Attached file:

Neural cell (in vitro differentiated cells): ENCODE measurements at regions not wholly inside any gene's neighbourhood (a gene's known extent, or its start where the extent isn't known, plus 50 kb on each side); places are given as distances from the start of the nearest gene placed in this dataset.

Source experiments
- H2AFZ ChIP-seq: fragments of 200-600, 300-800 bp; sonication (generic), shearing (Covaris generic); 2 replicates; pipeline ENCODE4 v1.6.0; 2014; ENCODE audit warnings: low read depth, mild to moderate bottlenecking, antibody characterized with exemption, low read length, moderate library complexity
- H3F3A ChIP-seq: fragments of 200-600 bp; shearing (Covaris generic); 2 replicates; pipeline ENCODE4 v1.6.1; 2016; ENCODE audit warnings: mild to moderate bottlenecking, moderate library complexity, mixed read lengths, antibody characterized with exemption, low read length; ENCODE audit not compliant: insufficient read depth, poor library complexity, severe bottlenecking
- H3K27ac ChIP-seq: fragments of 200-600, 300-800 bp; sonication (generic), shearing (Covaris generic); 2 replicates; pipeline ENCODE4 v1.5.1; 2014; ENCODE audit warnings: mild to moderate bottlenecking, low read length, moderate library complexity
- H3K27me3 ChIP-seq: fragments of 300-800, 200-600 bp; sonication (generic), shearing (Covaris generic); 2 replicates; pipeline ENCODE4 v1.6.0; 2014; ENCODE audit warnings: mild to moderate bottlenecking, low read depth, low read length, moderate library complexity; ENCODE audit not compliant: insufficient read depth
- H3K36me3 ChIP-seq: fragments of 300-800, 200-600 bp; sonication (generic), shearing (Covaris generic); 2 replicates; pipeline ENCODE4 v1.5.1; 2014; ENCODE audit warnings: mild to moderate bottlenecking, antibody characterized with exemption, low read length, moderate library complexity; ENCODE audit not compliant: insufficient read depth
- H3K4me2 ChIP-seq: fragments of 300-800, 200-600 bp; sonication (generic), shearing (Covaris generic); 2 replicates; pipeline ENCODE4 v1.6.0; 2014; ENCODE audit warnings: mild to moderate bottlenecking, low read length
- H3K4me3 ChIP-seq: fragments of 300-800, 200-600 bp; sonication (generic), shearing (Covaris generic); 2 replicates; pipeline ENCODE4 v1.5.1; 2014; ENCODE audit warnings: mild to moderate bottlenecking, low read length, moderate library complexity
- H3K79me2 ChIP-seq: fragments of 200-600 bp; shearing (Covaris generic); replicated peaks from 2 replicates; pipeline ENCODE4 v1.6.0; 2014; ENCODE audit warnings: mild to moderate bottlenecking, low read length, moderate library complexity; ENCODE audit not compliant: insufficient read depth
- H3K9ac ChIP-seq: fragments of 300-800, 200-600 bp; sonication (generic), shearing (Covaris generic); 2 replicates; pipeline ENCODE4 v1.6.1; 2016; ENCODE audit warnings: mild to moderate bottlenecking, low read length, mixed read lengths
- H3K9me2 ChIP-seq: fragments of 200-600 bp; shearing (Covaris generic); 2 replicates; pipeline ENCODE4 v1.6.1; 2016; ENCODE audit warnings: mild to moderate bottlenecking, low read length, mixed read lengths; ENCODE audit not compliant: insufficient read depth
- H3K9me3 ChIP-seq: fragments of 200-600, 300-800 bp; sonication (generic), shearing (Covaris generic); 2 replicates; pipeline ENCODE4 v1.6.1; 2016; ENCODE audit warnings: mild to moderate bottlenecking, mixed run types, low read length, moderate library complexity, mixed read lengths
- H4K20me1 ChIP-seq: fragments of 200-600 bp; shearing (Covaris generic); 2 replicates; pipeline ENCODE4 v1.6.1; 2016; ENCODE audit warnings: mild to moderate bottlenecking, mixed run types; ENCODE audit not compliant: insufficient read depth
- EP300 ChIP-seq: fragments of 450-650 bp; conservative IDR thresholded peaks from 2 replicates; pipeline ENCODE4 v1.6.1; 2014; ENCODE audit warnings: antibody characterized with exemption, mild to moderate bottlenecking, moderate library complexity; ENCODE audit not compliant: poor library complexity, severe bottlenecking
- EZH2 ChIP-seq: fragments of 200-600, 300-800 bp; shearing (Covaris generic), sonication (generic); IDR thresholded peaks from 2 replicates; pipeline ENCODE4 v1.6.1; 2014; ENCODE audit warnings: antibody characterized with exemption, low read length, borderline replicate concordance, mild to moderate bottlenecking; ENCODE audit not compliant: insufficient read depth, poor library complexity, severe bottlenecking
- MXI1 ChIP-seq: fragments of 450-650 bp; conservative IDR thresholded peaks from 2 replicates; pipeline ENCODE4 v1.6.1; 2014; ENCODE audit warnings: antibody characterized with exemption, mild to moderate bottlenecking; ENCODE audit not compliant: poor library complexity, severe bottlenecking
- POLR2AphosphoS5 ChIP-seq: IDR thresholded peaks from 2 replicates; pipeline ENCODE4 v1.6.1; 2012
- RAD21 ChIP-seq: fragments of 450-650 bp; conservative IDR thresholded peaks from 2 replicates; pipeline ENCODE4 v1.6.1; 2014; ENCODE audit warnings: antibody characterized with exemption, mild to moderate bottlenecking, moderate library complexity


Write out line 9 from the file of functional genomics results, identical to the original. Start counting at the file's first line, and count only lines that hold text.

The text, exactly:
- H3K4me3 ChIP-seq: fragments of 300-800, 200-600 bp; sonication (generic), shearing (Covaris generic); 2 replicates; pipeline ENCODE4 v1.5.1; 2014; ENCODE audit warnings: mild to moderate bottlenecking, low read length, moderate library complexity